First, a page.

It's too bad that the producers didn't retire the franchise after his abortion, but continued on with some nauseating attempt at one more try with "The Next Karate Kid," which I sometimes wonder if it ever even showed up in movie theaters. Perhaps this movie will end up in the movie making texts under the chapter of "Don't let this happen to you."
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18 of 23 people found the following review helpful By Digibong! on November 30, 2004
Format: VHS Tape
Now this 3rd (and should have been last installment of this franchise...instead they came with "The NEXT karate kid with Hillary Swank)

Was just not acceptable!

First of all the editing sucked, some scenes Daniel (Ralph Macchio) looked fat and other scenes he looked slim, and other scenes there after he looked like he was GETTING fat. His jeans were ridiculously tight in some scenes.

So you didn't know which was before or after.They were then merged together to confuse us...the overall result was "fat".

How and why would they get the girl from "Teen Witch" (Robyn lively) to play a love interest that was doomed before the movie even reached 30 minutes with the "I already have a boyfriend" why are you taking up space in this weren't all that pretty!!

Pat Morita is great as always but even his mentality was on "Speed yawn" for this movie...he was just going through the contract.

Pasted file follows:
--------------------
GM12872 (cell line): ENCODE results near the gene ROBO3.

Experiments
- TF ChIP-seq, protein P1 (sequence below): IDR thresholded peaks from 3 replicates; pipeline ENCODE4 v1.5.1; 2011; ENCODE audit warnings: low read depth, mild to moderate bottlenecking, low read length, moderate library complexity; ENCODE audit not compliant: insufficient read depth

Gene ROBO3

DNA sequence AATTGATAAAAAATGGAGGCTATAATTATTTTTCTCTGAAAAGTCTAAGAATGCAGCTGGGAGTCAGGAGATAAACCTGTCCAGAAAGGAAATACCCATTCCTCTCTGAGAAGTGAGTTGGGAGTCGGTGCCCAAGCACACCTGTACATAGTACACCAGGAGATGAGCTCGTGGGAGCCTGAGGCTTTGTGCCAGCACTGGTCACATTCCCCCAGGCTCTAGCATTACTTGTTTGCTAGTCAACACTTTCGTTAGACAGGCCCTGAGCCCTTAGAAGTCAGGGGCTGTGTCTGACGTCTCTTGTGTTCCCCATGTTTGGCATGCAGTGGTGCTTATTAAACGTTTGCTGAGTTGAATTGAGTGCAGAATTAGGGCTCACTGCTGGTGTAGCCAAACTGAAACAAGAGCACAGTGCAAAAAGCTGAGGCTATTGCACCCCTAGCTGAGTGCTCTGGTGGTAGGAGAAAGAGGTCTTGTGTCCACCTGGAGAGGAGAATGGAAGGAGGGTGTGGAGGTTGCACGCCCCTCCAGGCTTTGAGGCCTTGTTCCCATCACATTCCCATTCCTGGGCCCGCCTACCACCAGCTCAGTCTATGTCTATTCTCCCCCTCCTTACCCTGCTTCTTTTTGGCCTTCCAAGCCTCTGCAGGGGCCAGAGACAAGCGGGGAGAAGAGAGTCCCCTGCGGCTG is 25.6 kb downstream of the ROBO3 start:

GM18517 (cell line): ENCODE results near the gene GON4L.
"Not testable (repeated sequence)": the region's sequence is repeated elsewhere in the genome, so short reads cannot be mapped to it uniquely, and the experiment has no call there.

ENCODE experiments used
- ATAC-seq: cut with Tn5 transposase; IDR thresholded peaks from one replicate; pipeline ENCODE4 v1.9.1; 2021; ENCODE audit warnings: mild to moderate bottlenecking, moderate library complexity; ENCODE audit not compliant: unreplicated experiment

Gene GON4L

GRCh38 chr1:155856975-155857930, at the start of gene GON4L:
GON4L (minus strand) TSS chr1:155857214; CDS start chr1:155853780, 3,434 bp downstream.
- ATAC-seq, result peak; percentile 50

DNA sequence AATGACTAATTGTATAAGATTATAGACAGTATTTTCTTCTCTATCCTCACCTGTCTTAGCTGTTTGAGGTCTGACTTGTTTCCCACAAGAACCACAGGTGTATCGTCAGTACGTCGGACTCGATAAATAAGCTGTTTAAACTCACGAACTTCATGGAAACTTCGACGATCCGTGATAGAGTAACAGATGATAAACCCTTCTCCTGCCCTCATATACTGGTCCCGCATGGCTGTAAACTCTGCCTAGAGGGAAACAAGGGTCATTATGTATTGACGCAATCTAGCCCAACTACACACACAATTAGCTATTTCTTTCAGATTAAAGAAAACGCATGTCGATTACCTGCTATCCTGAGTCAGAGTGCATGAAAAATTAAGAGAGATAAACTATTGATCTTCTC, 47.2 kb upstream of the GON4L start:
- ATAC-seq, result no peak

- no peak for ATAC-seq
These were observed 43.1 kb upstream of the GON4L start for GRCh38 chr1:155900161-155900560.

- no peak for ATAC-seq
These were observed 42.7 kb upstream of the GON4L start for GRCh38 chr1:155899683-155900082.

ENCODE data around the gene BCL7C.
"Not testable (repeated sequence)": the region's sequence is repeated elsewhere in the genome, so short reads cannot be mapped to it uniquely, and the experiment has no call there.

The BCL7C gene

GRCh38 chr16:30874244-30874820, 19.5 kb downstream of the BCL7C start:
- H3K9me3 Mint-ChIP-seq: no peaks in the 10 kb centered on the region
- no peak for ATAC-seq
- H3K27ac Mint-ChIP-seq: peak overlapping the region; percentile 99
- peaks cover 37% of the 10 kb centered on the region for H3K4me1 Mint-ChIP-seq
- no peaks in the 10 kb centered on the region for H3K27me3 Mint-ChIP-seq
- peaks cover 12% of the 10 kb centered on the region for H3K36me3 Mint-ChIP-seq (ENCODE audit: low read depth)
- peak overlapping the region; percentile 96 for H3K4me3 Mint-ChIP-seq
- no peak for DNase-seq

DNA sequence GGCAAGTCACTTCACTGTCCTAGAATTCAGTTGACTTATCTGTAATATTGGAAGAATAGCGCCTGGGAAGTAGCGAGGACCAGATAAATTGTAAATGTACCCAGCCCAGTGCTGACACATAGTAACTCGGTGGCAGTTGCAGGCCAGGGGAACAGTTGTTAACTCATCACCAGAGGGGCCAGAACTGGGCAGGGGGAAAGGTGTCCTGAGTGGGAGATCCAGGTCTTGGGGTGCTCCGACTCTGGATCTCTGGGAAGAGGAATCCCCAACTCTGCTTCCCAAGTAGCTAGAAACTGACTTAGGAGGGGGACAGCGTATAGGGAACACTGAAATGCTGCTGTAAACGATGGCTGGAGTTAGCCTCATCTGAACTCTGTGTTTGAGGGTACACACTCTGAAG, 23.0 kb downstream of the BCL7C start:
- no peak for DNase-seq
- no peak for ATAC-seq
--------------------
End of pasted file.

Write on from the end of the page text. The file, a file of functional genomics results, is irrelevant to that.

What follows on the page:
Apparently alot of reviewers giving 5 stars saw Karate kid 3 first and saw the Karate kid 1 afterwards (same story). This would I guess be perfectly normal because they showed part 3 ALOT in the late 80s and early 90s on cable and I can't remember seing part 1 in almost 10 years even on regular TV.

Tons and tons of unnecessary over-acting in this one by Thomas Ian Griffin (laughing uncontrallably..almost comically..something out of a cartoon almost)and the "Johnny" looka-like dude.

Was it me or did the bad guys who wanted Daniel to sign the Tournament contract to fight against him seem to not have lives and show up where ever he was at? He's in the middle of a Bonzai hunting expedition with Mr. Miyagi and then they show up?All Daniel had to do was sign the contract and the movie would've been 15 minutes...